KENNEWICK -- October is Breast Cancer Awareness Month, and almost anywhere you look you can find pink, from pink ribbons to pink ties, and even pink football uniforms.
With all that, it is no surprise that the nursery industry also has made efforts to create awareness about breast cancer and raise money for research.
Spring Meadow Nursery has developed the 'Invincibelle Spirit' hydrangea, which provides a pink twist on the classic 'Annabelle' popular since the 1960s because of its hardiness and reliability.
'Annabelle' is a smooth-leaf hydrangea (Hydrangea arborescens) with large, rounded, white flowers and dark green wide leaves.
'Invincibelle Spirit' is the first pink smooth-leaf hydrangea on the market. The flowers start out as dark pink buds and open to hot pink flowers that fade to soft pink and then green. The shrub grows to height of 3 to 4 feet and a width of 4 to 5 feet, producing flowers all season long. No matter what the soil, the flowers stay pink.
'Invincibelle Spirit' is touted as being "eye-catching and easy-care." It isn't fussy about soil and is more hardy and drought tolerant than most other hydrangeas on the market. It is rated for partial sun to full sun. In our area, I would suggest placing it in a location where it gets some shade in the afternoon.
Pruning is easy. Smooth-leaf hydrangeas bloom on new wood, so in early spring cut 'Invincebelle Spirit' back to a height of 1 to 2 feet. Pruning it back in this way will lead to a fuller plant with stronger stems that will better support the large flowers so they won't be as likely to flop over from their weight.
I was lucky enough to be given a small transplant of 'Invincebelle' two years ago and this summer was the first time it bloomed. I didn't prune it back in the spring because I wanted give it a chance to grow and become stronger and better established. Without the pruning, the flowers did indeed flop over. However, the flowers were a lovely pink color and this very hardy hydrangea survived the two surprise cold snaps that injured a number of other ornamental trees and shrubs in our region.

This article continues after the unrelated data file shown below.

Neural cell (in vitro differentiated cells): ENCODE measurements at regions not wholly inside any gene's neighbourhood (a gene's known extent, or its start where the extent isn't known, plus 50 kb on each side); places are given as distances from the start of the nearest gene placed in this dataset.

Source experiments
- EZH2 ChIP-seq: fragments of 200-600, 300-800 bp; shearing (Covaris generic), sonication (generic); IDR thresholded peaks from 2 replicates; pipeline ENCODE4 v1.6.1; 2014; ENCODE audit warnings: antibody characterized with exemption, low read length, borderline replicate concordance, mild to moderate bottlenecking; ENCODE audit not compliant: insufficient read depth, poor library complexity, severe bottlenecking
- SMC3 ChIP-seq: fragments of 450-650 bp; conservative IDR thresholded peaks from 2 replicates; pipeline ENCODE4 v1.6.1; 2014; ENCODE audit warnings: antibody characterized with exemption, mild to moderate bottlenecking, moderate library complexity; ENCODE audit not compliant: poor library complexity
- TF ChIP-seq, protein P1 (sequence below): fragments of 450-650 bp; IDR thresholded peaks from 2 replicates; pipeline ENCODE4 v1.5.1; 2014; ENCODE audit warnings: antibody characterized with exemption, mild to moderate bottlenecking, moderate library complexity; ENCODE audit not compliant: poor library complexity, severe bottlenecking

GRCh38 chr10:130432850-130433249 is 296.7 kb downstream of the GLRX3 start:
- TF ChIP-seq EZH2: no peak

Proven Winners, who markets 'Invincebelle Spirit,' is donating $1 to the Breast Cancer Research Foundation for each plant sold and hopes to raise $1 million. Proven Winners are not the first plant lovers to show their support for the fight against breast cancer with a pink flowered plant. In 2009, All-American Rose Selections picked 'Pink Promise' to support breast cancer awareness. 'Pink Promise' is a beautiful hybrid tea rose with fragrant large pink blooms set against dark green foliage.
Terra Nova Nurseries, perennial plant breeders in Oregon, developed a purple coneflower with large fragrant, soft pink flowers. The plant reaches a height of 20 inches and width of 24 inches. Terra Nova Nurseries donates 25 cents from each plant sold to the Oregon and Southwest Washington affiliate of the Susan G. Komen.
You can show your support for breast cancer awareness and research by planting one of these pink flowered plants or by planting any pink flowers and making a donation to the breast cancer organization of your choice.
* Marianne C. Ophardt is a horticulturist for the Washington State University Benton County Extension.